How do new technologies such as robots affect the demand for work and skills? The common idea is that new technologies, especially in manufacturing, replace jobs and increase the demand for highly skilled workers. However, there is little concrete evidence for or against this idea.
This brief presents the findings from a recent study by MIT, Etla, and Labore on the effects of new technologies on employment and skill demand in Finnish manufacturing. We use technology investment subsidies to compare otherwise similar firms, some of which received a subsidy and others not.
The results show that technologies did not destroy jobs or increase the share of highly skilled workers in the manufacturing firms of our sample. New technologies led to increases in employment, but the average level of education, occupational distribution, cognitive abilities, and personality traits of the employees in our sample firms did not change as a result of a new technology investment.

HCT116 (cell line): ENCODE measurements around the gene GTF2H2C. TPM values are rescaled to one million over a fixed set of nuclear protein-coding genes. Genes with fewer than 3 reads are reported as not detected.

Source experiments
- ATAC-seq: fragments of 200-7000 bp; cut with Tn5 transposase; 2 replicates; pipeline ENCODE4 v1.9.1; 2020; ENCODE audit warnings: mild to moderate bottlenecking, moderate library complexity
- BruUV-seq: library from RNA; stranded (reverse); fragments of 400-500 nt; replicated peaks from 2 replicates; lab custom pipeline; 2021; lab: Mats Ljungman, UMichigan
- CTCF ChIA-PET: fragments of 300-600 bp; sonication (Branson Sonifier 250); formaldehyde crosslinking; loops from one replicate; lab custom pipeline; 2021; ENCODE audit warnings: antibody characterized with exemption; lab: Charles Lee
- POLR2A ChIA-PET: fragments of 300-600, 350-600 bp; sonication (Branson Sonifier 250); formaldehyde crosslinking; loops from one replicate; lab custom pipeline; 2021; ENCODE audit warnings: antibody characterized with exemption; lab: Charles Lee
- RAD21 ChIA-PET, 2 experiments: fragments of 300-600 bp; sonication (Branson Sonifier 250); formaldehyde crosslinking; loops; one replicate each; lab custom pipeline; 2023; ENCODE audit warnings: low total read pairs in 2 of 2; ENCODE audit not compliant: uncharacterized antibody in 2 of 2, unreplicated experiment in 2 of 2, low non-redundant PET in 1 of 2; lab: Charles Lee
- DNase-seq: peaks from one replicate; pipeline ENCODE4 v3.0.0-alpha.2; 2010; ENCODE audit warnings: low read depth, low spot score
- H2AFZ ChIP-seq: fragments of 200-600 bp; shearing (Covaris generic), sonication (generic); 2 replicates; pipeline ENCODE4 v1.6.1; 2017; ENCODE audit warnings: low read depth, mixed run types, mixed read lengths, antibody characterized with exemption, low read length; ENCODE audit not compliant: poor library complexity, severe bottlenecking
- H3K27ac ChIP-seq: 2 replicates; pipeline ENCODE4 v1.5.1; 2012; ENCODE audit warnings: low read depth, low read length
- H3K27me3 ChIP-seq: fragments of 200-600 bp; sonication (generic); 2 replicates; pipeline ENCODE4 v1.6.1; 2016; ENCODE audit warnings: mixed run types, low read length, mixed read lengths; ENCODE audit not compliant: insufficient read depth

We find that these firms typically do not use new technologies to replace workers with machines but to do new things: make new products flexibly and improve their quality and the reliability of delivery. One explanation for this is that a significant share of Finnish manufacturing firms specialize in flexible high value-added production, where the role of technology is not primarily to displace human labor but to improve the competitiveness of the firm by other means.